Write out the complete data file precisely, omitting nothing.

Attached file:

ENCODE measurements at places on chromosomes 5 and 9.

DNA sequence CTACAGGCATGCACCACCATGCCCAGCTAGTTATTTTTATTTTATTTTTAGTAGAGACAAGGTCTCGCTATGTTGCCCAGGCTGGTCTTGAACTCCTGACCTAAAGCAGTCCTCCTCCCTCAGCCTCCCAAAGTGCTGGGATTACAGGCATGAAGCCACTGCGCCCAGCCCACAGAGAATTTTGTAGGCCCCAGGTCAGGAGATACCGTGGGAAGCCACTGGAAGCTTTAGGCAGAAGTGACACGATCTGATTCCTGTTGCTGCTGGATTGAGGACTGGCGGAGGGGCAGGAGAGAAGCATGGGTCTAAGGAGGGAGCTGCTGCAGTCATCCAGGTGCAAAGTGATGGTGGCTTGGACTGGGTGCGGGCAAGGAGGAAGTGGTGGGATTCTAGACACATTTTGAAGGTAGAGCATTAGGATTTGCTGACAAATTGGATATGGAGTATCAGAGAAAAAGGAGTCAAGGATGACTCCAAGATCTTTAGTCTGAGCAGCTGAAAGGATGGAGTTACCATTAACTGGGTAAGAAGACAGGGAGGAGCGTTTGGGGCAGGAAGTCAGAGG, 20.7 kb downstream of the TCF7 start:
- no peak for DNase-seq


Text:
ENCODE measurements at places on chromosomes 5 and 9.

DNA sequence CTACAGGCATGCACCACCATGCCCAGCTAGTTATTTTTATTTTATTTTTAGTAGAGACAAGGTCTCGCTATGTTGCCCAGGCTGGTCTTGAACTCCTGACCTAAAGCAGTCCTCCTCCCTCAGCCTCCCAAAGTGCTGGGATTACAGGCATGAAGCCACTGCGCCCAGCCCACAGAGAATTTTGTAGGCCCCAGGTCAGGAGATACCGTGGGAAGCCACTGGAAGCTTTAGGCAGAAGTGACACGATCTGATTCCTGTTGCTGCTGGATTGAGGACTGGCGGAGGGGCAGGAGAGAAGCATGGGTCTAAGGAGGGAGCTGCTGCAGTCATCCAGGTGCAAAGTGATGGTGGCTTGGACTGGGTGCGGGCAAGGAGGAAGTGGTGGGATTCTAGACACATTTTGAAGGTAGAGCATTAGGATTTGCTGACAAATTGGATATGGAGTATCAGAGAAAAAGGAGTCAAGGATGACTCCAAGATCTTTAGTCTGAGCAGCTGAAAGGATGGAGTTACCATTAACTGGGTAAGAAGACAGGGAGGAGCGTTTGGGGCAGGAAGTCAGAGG, 20.7 kb downstream of the TCF7 start:
- no peak for DNase-seq